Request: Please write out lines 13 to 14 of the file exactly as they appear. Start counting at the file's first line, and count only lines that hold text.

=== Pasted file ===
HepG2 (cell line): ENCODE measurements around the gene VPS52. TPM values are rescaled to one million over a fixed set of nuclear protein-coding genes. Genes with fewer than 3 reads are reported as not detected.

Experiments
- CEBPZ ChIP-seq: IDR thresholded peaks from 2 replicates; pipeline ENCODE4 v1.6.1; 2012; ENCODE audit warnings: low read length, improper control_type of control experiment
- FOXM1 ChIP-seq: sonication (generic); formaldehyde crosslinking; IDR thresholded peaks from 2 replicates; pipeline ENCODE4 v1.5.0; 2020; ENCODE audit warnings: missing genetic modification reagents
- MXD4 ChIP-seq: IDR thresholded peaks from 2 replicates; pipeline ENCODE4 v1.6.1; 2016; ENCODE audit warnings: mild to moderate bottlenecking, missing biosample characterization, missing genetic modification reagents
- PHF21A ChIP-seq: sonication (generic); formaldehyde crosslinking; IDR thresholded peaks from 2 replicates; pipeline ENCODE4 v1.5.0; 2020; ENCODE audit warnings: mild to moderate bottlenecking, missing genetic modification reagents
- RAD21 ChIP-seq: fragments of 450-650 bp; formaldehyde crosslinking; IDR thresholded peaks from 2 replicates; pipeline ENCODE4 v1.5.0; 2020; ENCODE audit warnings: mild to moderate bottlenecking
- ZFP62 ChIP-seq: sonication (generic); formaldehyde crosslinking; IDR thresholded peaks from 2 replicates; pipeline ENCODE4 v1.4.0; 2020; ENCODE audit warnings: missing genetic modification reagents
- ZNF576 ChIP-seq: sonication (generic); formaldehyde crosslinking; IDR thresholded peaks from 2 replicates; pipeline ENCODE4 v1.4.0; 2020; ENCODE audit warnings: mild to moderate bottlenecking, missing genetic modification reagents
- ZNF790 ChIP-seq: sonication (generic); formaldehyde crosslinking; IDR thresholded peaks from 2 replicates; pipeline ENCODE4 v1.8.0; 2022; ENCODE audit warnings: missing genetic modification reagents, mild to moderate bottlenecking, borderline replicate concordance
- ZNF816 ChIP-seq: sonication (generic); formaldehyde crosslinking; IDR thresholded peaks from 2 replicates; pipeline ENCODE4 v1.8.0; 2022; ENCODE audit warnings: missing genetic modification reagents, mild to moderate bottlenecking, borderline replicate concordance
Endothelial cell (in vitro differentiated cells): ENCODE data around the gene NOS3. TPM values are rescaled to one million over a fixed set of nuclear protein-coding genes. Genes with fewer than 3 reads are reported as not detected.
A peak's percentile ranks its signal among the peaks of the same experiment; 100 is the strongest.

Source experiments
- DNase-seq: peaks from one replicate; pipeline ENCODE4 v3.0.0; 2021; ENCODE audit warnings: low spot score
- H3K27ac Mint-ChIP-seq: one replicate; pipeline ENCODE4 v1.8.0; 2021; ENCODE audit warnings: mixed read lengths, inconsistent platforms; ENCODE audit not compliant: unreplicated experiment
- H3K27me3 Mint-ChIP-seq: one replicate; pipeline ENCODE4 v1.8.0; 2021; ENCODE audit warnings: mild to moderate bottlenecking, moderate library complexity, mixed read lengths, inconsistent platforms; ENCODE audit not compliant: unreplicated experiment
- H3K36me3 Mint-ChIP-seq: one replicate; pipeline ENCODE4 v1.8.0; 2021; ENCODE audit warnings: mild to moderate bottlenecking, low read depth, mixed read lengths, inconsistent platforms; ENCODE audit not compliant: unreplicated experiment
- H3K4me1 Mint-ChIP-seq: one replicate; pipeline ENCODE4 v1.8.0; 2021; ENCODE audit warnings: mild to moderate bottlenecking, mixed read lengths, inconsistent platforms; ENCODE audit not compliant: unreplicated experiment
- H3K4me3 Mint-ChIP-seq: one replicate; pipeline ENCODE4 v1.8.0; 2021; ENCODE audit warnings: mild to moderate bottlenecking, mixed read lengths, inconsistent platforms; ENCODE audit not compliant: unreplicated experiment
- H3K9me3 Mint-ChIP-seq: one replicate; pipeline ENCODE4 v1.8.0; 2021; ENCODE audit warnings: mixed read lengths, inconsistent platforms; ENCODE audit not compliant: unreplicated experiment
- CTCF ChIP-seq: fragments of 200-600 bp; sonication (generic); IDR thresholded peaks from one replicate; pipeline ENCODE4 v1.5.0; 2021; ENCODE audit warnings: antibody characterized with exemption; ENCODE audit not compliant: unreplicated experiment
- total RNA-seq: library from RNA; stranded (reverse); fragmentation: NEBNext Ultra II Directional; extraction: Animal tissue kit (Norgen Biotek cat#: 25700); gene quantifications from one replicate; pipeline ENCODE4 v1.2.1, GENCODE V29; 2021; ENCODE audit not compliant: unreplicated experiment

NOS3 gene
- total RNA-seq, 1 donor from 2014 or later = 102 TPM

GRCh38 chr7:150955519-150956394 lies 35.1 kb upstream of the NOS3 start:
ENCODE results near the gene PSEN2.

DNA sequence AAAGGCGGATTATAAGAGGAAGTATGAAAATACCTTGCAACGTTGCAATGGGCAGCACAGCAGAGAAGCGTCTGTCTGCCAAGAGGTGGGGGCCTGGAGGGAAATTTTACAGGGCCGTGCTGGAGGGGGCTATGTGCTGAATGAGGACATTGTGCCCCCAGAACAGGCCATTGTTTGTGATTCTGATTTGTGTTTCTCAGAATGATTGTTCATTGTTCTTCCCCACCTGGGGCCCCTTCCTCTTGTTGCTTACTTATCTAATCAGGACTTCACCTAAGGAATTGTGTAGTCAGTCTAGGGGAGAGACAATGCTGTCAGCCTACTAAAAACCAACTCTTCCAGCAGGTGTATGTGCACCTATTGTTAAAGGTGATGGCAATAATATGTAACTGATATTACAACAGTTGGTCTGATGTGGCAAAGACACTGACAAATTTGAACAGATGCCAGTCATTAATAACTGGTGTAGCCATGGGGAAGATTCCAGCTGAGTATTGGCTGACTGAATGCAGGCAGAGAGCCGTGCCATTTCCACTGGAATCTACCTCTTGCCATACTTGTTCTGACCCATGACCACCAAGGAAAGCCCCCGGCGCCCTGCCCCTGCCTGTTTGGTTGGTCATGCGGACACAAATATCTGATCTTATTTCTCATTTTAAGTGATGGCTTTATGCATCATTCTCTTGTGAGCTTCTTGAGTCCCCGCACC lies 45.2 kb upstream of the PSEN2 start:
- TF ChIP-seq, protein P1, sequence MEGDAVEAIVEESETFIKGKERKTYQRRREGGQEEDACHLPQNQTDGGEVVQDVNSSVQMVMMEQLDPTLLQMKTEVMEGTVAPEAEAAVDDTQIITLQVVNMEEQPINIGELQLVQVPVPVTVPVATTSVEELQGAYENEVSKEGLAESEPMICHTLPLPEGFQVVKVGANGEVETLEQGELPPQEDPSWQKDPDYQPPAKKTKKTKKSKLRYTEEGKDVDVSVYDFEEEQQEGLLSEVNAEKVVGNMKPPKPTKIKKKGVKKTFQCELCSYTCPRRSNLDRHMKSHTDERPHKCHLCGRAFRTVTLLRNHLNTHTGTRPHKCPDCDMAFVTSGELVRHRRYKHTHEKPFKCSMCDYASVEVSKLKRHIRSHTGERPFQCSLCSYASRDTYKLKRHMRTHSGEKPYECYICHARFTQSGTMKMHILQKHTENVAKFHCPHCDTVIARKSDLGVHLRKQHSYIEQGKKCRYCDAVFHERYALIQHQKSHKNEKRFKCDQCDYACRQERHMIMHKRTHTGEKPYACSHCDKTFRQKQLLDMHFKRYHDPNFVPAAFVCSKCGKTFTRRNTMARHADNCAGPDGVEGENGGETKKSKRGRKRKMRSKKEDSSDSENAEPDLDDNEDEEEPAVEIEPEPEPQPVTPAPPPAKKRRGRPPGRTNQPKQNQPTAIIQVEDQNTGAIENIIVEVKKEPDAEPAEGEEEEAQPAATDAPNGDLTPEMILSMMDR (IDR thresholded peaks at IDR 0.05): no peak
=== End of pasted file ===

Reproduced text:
A peak's percentile ranks its signal among the peaks of the same experiment; 100 is the strongest.

Source experiments